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If You Want People to Follow the Leader, Create Shared Vision

Sara Lynn Leavenworth


on February 9, 2015

If You Want People to Follow the Leader, Create Shared Vision

As a child, I played a game called “Follow the Leader.” I was chosen to be at the front of the line and everyone else lined up behind me. If my friends didn’t follow what I did, they had to sit down. They were out of the game. What would have happened if the third kid in line suggested that I move in a different direction and I actually listened to her rather than telling her she was out of the game? Having been a follower and leader in independent school administration for 18 years, I have learned that successful leaders are not the ones who ask people to line up behind them with the intent of simply following their decisions and direction. Successful leaders listen and invite their followers to actively participate in creating the direction.

Seven months ago, I started as Director of Admissions at The Gunnery, which means that I now have a bigger office and more people to lead. I see that as a bonus— there are more people who can share their opinions, more people who participate in the decision making process, and more people to share their vision. As authors Kouzes and Posner discuss in their book The Leadership Challenge, successful leaders don’t dictate vision; they create a shared vision:

Leadership Challege coverWhat people really want to hear is not simply the leader’s vision. They want to hear about their own aspirations. They want to hear how their dreams will come true and their hopes will be fulfilled. They want to see themselves in the picture of the future that the leader is painting. The very best leaders understand that their key task is inspiring a shared vision, not selling their own idiosyncratic view of the world (p.117).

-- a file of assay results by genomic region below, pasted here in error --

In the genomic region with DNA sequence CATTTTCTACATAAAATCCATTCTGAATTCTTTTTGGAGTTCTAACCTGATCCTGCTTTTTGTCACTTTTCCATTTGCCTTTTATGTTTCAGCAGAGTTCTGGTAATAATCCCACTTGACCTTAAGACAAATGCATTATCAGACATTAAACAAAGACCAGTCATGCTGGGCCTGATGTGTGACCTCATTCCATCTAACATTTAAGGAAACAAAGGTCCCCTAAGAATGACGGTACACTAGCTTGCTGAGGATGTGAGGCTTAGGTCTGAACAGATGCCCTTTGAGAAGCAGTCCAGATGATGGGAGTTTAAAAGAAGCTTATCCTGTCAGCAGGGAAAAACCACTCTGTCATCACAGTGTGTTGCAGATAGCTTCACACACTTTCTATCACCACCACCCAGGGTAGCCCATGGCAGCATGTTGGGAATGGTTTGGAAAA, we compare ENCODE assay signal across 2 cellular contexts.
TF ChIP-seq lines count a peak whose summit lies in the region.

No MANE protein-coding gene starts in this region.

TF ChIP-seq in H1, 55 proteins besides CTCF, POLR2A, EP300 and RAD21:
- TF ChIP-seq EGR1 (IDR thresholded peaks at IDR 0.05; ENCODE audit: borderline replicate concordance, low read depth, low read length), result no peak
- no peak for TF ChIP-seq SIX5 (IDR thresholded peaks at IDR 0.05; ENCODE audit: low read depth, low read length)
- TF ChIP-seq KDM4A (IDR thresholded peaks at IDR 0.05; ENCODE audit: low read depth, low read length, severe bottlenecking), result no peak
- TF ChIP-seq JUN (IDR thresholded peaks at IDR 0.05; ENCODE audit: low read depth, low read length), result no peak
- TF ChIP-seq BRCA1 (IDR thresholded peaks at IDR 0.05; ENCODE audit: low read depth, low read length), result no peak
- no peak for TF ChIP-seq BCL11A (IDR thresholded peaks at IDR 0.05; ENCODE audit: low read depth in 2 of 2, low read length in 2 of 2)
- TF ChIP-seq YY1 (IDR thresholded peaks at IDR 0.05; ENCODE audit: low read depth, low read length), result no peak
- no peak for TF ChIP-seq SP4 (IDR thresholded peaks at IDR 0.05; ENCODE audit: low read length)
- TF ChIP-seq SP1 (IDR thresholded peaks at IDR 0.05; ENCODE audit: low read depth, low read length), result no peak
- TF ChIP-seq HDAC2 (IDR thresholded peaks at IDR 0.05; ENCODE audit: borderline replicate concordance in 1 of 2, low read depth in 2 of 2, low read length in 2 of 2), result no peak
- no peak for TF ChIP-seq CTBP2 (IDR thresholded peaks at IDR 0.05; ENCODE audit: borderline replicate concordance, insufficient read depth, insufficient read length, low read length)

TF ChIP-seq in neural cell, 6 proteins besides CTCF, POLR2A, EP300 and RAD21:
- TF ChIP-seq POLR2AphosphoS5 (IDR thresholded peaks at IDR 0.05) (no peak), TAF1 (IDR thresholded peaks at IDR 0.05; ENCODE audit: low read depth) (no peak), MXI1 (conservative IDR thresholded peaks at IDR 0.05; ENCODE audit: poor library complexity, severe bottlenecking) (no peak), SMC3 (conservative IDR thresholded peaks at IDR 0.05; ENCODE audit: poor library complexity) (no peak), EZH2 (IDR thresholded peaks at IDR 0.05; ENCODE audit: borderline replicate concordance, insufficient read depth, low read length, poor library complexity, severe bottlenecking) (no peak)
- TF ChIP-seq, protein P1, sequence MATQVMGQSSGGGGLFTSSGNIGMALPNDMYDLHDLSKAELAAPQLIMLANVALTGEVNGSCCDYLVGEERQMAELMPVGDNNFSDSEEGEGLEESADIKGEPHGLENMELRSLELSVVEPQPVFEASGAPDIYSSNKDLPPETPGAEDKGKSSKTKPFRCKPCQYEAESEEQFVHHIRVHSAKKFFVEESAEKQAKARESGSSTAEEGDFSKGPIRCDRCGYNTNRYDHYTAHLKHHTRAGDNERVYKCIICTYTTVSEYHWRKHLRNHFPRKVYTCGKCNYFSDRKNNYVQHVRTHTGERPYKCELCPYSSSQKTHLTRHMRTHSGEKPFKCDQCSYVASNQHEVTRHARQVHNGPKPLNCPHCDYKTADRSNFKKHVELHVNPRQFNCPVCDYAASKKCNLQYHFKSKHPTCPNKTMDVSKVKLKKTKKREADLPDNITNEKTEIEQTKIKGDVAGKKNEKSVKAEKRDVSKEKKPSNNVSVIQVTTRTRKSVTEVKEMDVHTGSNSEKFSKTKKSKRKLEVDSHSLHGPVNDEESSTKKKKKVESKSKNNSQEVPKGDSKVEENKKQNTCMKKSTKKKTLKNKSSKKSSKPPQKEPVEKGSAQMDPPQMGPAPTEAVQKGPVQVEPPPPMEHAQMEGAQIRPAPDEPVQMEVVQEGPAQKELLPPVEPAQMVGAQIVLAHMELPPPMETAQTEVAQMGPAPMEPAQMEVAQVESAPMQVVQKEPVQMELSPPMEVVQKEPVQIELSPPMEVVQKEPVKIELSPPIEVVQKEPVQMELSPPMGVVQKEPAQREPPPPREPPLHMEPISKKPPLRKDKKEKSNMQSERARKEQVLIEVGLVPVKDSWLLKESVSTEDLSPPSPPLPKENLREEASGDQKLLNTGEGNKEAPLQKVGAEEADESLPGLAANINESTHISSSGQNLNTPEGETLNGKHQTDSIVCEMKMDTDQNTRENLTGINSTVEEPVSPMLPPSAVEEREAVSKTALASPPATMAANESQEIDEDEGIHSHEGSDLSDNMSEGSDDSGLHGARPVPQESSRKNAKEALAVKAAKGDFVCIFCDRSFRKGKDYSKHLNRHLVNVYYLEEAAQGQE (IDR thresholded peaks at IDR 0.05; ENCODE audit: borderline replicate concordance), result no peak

Perhaps you’re creating a marketing plan to full-pay families, tweaking your revisit day, or simply changing the content of your decision letters. Chances are you have strong ideas about what needs to be done, but I guarantee you will see higher levels of motivation and better outcomes when you invite others to share their vision for implementation.

Whether you are leading an office of four or fourteen, there’s a recipe to creating shared vision. It starts with the establishment of trust. First and foremost, establish trust by cultivating relationships with your team members. Listen to their professional and personal desires, hopes, and aspirations. For some of us, this means stepping outside our comfort zone. Have your cup of coffee on Monday morning in someone else’s office, not your own. Put down your phone and resist the urge to check email. Listen to people’s tales of their kids, their dogs, their weekend duty in the dorm. For those of us who need to perfect the art of listening, I highly recommenAdvantage coverd this article from Forbes:"Four Ways to be a Better Listener Today."

When you spend time listening to what’s meaningful to others, you build trust. Do this with your office and encourage them to do it with each other. Patrick Lencioni, in his book The Advantage – Why Organizational Health Trumps Everything Else in Business, cites trust as an essential behavior to building a healthy organization: “Simply stated, it makes teamwork possible.” When you build trust, you create a safe environment for people to disagree with each other and to disagree with you as the leader. It becomes an environment in which everyone feels safe to express their opinion, offer input, and most importantly, share in the vision. And when people experience shared vision, they will follow the leader.